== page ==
I feel like I’ve been saying this for 10 years -- actually, it will be 12 years in June since I first started writing on this subject in a sustained way -- but if Baltimore wants to reduce violent crime and crime generally, the state of Maryland has to do a better job of preparing offenders for the return to their homes in the city. If we want to stop first-time offenders from being repeat offenders -- or if we want repeat offenders to change their ways for good -- they need comprehensive therapy, education and vocational training while they’re behind the walls serving time for crime.
With violence continuing in holiday week and making 2016 Baltimore’s second-deadliest year, per capita, it’s clear that, despite recognition of repeat offenders as the source of most of our crime troubles, not enough is being done to change lives during incarceration. Even with Maryland’s good effort in recent years to lower its recidivism rate -- the number of inmates who return to the prison system within three years of their release on parole or probation -- we have not put enough corrections in corrections.
This is one area of public policy where I’ve found rare bipartisan agreement: It makes no sense to just warehouse criminals and expect them to behave differently when they are released.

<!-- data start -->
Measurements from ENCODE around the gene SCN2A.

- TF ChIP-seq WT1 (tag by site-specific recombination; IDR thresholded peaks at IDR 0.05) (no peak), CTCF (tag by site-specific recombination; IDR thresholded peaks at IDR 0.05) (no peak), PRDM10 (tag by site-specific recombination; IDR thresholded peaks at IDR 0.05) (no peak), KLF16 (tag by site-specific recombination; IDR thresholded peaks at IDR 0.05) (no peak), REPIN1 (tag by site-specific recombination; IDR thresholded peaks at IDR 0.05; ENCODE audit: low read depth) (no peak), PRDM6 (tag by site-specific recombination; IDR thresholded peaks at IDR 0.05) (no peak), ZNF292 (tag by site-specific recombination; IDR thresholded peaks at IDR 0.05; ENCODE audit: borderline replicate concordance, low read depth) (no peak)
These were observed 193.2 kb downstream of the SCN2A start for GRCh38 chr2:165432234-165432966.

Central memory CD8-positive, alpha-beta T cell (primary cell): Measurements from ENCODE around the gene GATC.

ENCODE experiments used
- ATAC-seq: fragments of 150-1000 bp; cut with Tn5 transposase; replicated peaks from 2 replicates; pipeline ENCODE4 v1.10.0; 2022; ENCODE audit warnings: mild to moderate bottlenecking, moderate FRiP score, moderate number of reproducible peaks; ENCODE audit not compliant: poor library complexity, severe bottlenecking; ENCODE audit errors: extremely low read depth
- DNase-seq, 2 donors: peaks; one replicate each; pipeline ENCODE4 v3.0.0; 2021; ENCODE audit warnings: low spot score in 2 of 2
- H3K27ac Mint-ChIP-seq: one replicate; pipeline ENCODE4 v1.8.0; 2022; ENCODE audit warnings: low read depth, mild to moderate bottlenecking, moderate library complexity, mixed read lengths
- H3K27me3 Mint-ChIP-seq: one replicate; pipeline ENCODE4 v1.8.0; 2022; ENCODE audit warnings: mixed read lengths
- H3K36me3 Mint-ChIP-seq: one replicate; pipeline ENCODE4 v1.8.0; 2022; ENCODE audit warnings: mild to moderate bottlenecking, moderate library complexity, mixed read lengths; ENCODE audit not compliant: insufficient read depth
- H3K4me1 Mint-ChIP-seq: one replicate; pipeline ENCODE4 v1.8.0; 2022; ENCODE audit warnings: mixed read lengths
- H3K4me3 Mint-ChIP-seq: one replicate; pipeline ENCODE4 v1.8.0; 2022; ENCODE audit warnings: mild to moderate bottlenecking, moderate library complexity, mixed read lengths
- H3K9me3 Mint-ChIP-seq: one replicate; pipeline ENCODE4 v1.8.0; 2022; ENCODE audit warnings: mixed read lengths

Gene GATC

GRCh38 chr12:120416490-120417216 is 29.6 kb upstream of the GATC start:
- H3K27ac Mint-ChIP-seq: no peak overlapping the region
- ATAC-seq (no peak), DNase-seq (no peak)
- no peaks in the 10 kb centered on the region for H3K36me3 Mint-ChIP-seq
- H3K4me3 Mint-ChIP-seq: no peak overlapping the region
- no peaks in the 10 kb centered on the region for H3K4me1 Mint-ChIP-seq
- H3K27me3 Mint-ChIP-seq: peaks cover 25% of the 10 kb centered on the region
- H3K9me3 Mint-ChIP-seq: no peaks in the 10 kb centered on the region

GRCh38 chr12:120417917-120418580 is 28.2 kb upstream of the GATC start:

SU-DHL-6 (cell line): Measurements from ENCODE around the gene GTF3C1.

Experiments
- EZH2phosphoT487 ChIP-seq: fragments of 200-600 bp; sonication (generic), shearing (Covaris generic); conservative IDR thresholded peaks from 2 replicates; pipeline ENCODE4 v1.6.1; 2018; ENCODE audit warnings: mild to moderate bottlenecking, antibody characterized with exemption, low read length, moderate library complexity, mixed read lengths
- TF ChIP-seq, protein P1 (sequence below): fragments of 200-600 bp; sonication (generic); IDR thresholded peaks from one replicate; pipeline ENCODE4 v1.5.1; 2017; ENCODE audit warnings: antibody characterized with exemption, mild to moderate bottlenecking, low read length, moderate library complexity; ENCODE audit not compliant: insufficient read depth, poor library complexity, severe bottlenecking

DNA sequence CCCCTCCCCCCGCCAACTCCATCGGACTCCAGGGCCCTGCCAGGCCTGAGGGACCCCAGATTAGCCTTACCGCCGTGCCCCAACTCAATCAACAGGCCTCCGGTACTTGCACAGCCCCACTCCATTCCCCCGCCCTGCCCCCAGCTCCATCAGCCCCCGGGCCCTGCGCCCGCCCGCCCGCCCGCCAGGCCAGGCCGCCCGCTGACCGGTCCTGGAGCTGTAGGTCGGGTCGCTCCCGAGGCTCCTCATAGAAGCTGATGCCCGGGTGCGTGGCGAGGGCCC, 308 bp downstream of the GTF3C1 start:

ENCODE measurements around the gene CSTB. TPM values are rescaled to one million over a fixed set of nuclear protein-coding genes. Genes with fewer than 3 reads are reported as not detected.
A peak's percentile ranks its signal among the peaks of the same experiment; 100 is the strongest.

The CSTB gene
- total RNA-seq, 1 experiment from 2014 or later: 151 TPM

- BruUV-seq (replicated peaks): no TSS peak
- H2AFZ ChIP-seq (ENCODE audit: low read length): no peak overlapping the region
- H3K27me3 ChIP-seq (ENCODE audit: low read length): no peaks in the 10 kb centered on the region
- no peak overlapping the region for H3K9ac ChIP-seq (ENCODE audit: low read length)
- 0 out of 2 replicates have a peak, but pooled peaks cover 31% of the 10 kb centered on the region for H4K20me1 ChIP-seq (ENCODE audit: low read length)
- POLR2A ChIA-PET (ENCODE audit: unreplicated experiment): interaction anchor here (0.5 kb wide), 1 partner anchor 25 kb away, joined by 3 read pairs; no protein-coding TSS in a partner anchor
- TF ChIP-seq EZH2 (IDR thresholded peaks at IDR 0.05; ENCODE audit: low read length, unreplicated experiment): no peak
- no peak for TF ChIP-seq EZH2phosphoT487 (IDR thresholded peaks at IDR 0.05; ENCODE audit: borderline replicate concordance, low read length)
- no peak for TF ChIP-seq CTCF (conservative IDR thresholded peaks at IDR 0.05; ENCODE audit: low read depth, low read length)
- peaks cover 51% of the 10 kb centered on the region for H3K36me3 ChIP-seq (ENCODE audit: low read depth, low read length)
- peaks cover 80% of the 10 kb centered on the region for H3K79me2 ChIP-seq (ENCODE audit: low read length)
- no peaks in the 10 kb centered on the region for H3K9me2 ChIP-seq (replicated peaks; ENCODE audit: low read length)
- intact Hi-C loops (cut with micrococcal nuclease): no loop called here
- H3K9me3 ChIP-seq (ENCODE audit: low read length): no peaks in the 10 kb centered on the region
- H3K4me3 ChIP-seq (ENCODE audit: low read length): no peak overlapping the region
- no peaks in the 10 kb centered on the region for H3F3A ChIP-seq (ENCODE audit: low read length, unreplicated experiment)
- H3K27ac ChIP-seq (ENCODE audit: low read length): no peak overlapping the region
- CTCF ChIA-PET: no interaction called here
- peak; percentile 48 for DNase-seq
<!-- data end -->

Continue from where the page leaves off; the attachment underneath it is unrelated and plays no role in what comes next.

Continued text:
Aside from those who receive life sentences and stay inside for decades, most inmates return to society within relatively short periods of time. That’s the time that should be devoted to preparing them for successful re-entry.
If we can’t provide all the necessary services while inmates are serving time -- something that would call for a wholesale change in the infrastructure of prison life -- then they must be provided, in a sustained way, immediately upon release.
Any effort in this regard is welcome. So I was pleased to see this statement the other day from the U.S. Attorney in Baltimore: “Our mission is preventing crime, not just sending people to prison.” It accompanied an announcement of a new list of government and private-sector agencies that assist adults recently released from state and federal jails and prisons. This guide to reentry contains hundreds of resources with direct links to programs in Baltimore and all Maryland counties.
“Former prisoners may face strong temptations to return to a life of crime, and we will hold them accountable if they do, but many programs are available to help them succeed,” U.S. Attorney Rod J. Rosenstein said in a statement. “Our mission is preventing crime, not just sending people to prison, so we focus our crime-prevention efforts on two groups: school students, to deter them from turning to crime, and ex-convicts, to stop them from re-offending.”
Rosenstein’s office received funds from the Department of Justice to hire a specialist to promote reentry and other crime-prevention efforts.
If you’re involved in a program that assists ex-offenders but not listed, you can contact Elizabeth Morse, the reentry and prevention specialist, at 410-209-4811 or Elizabeth.Morse@usdoj.gov.